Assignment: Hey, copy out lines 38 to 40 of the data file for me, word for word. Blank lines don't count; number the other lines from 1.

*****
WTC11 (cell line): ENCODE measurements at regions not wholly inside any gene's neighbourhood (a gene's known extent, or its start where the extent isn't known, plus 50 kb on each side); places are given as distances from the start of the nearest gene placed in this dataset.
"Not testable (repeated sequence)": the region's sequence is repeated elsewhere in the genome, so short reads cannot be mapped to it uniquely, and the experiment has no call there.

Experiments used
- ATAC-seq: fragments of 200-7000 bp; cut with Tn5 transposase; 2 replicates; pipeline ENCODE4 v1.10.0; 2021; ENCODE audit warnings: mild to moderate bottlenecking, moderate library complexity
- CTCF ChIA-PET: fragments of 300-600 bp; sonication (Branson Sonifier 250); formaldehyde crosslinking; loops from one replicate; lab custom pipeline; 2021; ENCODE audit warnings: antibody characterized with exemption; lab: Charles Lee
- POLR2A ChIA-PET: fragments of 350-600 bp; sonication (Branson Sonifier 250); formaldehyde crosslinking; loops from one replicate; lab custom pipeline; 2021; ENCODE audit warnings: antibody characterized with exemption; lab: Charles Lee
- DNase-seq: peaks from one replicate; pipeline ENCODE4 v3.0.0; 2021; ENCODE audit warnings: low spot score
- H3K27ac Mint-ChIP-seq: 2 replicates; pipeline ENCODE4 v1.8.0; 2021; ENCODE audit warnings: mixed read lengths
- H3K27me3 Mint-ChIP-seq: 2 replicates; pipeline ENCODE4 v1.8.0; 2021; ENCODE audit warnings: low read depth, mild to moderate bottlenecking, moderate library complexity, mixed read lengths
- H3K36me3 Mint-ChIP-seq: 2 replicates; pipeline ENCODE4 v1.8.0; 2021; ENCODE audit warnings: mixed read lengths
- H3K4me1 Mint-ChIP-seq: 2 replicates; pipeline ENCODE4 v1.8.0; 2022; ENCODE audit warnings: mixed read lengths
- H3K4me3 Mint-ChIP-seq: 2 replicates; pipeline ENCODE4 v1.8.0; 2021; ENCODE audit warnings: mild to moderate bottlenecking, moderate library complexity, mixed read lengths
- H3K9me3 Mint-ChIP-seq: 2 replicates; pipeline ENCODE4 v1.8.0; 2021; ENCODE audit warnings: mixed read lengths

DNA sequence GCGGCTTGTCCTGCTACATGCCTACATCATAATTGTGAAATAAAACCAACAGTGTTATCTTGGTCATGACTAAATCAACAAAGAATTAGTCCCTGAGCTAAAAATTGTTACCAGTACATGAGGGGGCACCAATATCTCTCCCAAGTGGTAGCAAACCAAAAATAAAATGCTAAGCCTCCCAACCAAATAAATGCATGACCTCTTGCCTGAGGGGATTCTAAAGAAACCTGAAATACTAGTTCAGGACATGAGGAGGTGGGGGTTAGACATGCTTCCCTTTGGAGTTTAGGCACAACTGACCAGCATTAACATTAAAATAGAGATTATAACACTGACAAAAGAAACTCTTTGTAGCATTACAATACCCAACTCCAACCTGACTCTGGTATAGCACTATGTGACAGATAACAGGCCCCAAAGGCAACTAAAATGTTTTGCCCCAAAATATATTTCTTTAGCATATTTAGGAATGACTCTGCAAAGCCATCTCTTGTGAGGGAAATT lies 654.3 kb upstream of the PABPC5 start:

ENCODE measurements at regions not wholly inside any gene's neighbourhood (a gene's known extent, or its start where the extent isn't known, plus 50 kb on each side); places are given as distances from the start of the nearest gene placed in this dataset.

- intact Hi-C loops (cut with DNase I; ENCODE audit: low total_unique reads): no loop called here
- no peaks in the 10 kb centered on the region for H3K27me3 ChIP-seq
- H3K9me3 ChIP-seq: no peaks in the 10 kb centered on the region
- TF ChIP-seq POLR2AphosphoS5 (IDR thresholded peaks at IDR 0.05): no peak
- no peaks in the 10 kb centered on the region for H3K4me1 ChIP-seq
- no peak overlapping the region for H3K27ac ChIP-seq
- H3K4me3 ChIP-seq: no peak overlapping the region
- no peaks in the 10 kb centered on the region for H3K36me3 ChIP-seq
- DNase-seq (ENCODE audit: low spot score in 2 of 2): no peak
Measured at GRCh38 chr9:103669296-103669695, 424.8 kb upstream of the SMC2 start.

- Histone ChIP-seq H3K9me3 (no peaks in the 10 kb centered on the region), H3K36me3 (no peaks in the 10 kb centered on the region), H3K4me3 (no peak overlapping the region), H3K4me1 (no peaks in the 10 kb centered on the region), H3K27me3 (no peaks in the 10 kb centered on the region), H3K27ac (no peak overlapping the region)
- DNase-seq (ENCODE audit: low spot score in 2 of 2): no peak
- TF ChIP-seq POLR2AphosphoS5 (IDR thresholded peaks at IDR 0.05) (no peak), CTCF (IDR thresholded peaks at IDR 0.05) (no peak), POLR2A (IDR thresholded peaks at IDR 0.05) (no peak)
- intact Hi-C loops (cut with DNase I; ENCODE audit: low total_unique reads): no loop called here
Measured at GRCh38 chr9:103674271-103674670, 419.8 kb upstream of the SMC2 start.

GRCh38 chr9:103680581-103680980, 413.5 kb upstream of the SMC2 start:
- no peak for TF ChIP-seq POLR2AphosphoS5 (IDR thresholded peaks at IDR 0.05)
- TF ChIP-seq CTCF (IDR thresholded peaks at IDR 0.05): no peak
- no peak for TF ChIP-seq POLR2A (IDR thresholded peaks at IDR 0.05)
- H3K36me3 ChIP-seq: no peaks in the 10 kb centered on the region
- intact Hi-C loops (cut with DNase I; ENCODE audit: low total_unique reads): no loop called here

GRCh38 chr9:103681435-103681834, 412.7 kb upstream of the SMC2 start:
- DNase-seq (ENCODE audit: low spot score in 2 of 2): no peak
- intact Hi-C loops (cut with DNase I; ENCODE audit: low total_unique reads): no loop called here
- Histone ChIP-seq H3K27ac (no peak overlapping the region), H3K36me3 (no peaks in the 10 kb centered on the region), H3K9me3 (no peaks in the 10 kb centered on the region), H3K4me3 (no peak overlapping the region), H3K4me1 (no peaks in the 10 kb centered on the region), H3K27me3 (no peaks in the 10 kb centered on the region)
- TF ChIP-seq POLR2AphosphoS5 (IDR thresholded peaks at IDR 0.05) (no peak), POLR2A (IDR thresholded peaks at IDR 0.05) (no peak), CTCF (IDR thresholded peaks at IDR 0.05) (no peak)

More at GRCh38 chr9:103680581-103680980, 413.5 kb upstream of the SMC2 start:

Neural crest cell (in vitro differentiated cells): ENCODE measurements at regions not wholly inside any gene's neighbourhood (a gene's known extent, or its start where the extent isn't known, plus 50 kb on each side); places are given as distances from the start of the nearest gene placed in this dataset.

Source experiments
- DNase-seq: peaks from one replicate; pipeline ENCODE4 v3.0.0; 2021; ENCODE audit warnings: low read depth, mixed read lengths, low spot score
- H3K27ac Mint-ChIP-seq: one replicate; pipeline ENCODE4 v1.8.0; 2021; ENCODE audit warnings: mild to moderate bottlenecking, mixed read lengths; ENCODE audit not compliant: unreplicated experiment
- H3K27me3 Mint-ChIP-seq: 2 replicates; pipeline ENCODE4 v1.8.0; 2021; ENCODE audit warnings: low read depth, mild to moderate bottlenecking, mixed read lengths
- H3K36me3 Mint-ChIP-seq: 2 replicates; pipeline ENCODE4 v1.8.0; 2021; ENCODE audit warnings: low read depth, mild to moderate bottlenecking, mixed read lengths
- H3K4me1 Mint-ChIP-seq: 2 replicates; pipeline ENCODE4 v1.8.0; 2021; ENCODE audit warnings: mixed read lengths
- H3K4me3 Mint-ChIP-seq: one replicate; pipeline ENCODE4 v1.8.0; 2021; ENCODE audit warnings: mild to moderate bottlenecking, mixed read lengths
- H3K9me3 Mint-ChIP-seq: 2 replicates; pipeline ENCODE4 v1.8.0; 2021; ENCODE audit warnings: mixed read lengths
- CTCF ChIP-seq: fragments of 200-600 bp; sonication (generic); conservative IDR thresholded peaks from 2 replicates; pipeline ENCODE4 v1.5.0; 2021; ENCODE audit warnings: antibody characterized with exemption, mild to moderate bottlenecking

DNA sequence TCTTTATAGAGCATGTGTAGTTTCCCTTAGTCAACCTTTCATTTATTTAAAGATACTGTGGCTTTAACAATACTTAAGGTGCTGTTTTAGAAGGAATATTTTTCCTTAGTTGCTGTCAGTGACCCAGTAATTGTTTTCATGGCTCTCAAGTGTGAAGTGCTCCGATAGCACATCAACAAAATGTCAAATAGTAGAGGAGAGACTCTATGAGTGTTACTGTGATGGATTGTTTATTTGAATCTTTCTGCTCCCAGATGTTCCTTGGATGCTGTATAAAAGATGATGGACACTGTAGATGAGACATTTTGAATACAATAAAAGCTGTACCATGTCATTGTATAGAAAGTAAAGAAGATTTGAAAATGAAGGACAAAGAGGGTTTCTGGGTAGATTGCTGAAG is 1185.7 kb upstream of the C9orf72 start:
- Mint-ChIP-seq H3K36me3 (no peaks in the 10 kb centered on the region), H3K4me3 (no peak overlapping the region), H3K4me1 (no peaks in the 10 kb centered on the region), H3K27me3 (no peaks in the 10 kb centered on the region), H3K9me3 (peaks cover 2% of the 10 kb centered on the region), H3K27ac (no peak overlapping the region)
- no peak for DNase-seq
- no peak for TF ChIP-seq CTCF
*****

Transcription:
- DNase-seq (ENCODE audit: low spot score in 2 of 2): no peak
- intact Hi-C loops (cut with DNase I; ENCODE audit: low total_unique reads): no loop called here
- Histone ChIP-seq H3K27ac (no peak overlapping the region), H3K36me3 (no peaks in the 10 kb centered on the region), H3K9me3 (no peaks in the 10 kb centered on the region), H3K4me3 (no peak overlapping the region), H3K4me1 (no peaks in the 10 kb centered on the region), H3K27me3 (no peaks in the 10 kb centered on the region)